A federal judge on Wednesday handed down a 35-year prison sentence to one of the two men convicted in the 2019 murder-for-hire plot to kill Alex Vega, a car designer who has customized high-end rides for celebrities such as Marc Anthony, Luis Fonsi, rapper Rick Ross and a slew of sports stars.
Julian Jimenez, 27, apologized to the victim, Alex Vega, and his family, as well as his own parents after Judge Roy Altman sentenced him at the federal courthouse in Miami.
“I apologize to Mr. Vega and his family. I am sorry I put you through these hard times. I am going to use this time to become a better man to my child and to my parents,” Jimenez said. “I apologize to my parents because they didn’t raise me this way.”
Jimenez was found guilty of shooting Vega three times out of the eight shots he fired into his car on Aug. 27, 2019, as he pulled into the garage of his Kendale Lakes house.
The man convicted of being the getaway driver that evening, 46-year-old Jaime Serrano, is scheduled to be sentenced on Nov. 14.
Jimenez pleaded guilty in August — rather than going to trial — to interstate stalking, conspiring to use a firearm during a crime of violence and discharging the weapon to carry out the assault.
Altman said Wednesday that Jimenez’s plea saved him a life sentence had he taken the case to trial and been convicted by a jury.
On Aug. 24, a 12-person jury found Serrano guilty of interstate stalking, interstate stalking that resulted in serious bodily injury and conspiracy to use a firearm during a violent crime.
Altman said he may end up getting more time than Jimenez when he’s sentenced.
“Mr. Serrano will get his punishment when it’s his turn,” Altman said.
Questions over who hired the hit men
While the mystery of who carried out the attempted murder of Vega is solved, who put them up to the crime may never be known. Neither men has cooperated with federal agents and prosecutors on that aspect of the case. When approached by a reporter following the sentencing hearing, Vega said he could not comment.
A witness told FBI agents during the investigation that the men were offered $60,000 to carry out the hit, but that has never been confirmed.
“There were about three levels of hearsay with that statement,” federal public defender Abigail Becker, who represented Jimenez at sentencing, told Altman about the amount of the supposed bounty.
And the men say they weren’t paid anything since Vega survived the attack.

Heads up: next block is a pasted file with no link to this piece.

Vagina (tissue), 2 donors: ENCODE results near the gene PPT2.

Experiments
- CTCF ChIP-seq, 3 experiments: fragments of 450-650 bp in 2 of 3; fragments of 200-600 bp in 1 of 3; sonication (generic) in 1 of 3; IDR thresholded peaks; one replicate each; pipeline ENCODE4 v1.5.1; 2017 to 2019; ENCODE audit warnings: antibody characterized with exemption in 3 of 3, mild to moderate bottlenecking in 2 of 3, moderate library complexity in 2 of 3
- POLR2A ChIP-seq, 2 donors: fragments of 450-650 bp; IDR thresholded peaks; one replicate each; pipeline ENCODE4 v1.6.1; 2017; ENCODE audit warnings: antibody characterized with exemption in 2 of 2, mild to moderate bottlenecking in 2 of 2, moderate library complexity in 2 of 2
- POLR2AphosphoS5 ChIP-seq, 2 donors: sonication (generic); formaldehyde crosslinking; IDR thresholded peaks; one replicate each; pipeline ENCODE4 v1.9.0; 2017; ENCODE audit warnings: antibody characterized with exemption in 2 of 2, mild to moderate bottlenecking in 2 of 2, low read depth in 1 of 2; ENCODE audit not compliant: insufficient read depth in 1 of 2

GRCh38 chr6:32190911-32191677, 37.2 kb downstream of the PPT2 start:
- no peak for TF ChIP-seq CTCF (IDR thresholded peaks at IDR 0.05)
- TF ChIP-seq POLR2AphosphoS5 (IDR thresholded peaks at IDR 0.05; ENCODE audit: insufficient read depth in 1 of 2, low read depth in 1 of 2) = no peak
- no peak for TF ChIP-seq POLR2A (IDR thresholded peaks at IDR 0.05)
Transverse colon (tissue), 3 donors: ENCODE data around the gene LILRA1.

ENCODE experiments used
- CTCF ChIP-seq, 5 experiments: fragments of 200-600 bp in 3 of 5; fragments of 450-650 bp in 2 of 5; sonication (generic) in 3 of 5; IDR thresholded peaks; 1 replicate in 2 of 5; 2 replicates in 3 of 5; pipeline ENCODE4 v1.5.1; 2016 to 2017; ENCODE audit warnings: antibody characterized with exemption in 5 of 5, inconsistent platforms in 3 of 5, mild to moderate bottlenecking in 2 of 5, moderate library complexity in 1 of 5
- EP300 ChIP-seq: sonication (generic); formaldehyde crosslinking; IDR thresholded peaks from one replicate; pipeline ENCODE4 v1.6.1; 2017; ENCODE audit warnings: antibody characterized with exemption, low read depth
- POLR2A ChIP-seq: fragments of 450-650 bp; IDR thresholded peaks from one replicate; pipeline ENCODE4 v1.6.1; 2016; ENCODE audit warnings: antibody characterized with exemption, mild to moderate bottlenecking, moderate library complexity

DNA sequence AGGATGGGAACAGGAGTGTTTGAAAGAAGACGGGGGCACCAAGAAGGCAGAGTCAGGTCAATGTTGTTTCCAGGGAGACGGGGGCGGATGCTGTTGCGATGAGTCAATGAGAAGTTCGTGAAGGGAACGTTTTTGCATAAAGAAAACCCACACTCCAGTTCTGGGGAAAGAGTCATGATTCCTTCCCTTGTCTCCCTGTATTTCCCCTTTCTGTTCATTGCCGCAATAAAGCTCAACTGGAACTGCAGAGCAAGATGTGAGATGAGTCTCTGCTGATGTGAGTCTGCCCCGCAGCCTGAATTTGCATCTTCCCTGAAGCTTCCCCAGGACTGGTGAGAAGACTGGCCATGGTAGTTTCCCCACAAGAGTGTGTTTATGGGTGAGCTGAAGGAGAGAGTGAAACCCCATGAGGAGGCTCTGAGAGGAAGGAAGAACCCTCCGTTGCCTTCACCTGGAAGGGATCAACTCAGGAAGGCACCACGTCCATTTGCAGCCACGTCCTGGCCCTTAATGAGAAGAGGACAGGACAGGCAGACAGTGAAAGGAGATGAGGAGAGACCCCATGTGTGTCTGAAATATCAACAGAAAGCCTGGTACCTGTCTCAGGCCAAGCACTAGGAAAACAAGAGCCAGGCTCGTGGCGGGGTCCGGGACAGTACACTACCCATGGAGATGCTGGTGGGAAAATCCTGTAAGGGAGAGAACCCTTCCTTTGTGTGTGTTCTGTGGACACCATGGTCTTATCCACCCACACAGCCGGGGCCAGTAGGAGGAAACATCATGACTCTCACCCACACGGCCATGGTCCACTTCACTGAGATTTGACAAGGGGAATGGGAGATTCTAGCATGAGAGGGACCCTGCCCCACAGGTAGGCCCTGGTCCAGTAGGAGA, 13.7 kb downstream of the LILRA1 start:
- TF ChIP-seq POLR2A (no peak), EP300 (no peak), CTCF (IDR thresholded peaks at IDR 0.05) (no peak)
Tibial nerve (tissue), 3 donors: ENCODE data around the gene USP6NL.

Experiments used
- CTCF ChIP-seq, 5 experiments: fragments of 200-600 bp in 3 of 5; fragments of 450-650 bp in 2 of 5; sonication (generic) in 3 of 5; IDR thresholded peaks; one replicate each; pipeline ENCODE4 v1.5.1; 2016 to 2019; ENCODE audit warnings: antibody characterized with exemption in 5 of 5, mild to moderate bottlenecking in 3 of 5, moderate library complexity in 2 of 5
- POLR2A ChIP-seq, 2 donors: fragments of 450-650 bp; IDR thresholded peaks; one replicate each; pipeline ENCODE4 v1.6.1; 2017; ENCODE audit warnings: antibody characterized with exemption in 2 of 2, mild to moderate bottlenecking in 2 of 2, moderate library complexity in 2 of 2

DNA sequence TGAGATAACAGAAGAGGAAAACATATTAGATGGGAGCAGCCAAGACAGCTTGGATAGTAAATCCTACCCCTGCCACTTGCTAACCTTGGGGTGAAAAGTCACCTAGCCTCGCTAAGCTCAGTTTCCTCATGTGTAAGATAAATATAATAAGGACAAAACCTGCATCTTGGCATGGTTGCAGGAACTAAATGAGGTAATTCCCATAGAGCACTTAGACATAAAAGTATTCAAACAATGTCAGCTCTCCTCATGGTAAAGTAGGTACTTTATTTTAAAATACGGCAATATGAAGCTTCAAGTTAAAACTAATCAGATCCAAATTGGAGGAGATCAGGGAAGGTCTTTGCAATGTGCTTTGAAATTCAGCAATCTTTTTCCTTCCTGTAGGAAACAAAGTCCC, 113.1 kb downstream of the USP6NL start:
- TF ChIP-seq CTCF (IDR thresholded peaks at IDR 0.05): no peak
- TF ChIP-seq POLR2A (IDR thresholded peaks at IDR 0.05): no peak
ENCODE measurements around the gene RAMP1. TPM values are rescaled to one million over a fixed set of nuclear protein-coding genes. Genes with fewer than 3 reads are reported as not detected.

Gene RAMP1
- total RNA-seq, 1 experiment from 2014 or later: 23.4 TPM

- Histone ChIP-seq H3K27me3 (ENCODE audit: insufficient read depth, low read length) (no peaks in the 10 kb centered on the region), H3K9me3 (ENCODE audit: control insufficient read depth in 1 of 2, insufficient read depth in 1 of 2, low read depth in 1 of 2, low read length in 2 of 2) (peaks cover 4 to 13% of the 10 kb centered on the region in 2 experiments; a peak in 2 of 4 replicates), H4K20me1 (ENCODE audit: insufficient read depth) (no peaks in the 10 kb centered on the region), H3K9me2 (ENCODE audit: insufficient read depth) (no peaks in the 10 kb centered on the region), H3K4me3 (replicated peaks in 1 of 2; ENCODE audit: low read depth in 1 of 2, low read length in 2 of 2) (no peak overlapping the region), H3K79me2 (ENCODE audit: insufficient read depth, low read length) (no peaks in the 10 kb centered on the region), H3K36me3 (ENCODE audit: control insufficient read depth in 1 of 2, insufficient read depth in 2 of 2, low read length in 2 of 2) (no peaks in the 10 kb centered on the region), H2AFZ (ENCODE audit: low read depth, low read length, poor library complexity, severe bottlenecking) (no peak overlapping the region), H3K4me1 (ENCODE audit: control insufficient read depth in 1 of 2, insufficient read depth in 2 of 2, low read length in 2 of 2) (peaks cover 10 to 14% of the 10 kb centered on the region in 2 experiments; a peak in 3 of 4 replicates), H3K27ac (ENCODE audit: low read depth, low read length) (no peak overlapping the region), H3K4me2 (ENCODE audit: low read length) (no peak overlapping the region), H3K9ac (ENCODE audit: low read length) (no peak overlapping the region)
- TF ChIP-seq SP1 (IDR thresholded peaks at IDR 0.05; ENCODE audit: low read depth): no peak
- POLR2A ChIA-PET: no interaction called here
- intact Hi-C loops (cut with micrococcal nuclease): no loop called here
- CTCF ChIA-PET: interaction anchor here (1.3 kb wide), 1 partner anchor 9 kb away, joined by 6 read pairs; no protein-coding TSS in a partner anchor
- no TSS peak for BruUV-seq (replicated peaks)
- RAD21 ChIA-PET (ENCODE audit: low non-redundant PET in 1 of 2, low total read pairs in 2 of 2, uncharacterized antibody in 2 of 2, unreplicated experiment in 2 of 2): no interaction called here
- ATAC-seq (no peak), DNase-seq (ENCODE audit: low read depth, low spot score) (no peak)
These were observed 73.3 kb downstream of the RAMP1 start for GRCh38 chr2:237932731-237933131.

The men are accused of traveling from New York to Miami on a mission to kill Vega, owner of the Auto Firm in Kendall, a company that has customized hundreds of vehicles for high-end customers looking for luxury and creativity. Among the celebrities who have frequented the shop include singer Marc Anthony, boxing champ Floyd Mayweather and Olympic track star gold medalist Usain Bolt.
They arrived in Miami six days before the shooting, renting the Nissan Rogue they used to travel to Vega’s home, and obtained the handgun used in the attack, court records show.
Investigators and prosecutors say the men staked out Vega’s home and studied his daily routine in the days leading up to the shooting.
Two years would go by before Jimenez and Serrano were arrested. Agents placed them at the crime scene largely by matching DNA taken off a surgical mask and gloves found on the sidewalk close to Vega’s home with an oral swab from Jimenez, according to court documents.
Despite not pulling the trigger, Becker said the older Serrano planned the attack. He received the money transfer from a person called “Shifta” that was used to pay for the American Airlines fight to Miami, rented the cars once he arrived and obtained the gun, she added.
Becker said Jimenez has learning disabilities, no criminal history and had no money or credit cards at the time.
But Altman, rejecting Becker’s argument that her client’s lack of involvement in planning the shooting should factor into a lighter sentence, said that actually pulling the trigger was the unchangeable aspect of the crime.
“Even Mr. Serrano, as evil as he might be, horrific mastermind that he may be, wasn’t willing to do that,” Altman said.
Trauma of the attack
During the sentencing hearing, Vega spoke of the horror he — and his wife and son — experienced that day, as well as the trauma they continue to endure.
He described sitting in his car after arriving home from work from his Kendall car shop, the Auto Firm, taking a phone call, then slowly driving into the garage. That’s when Jimenez struck, rapidly firing into the car.
At first he didn’t feel anything, he said. Then, he couldn’t breath. His lungs had collapsed. Thinking death was imminent, he tried getting into the back seat in a desperate attempt to avoid his wife and son having to see him die, he said at the hearing.
Regarding Jimenez’s plea, Vega said he wasn’t impressed, since he still hasn’t given up who put the two up to the attempted murder in the first place.
“Doing a plea to get a lower sentence doesn’t show me anything,” Vega said.
Since the attack, long after he’s recovered physically, Vega said that day continues to take a toll on him, his wife and children.
His family is in therapy, and he doesn’t go anywhere without a bodyguard.
The feeling of terror is exacerbated knowing that whomever wanted him dead is still out there.
“Every day, I don’t know where it came from. I don’t know the motive,” he told Altman. “I don’t know the reason.”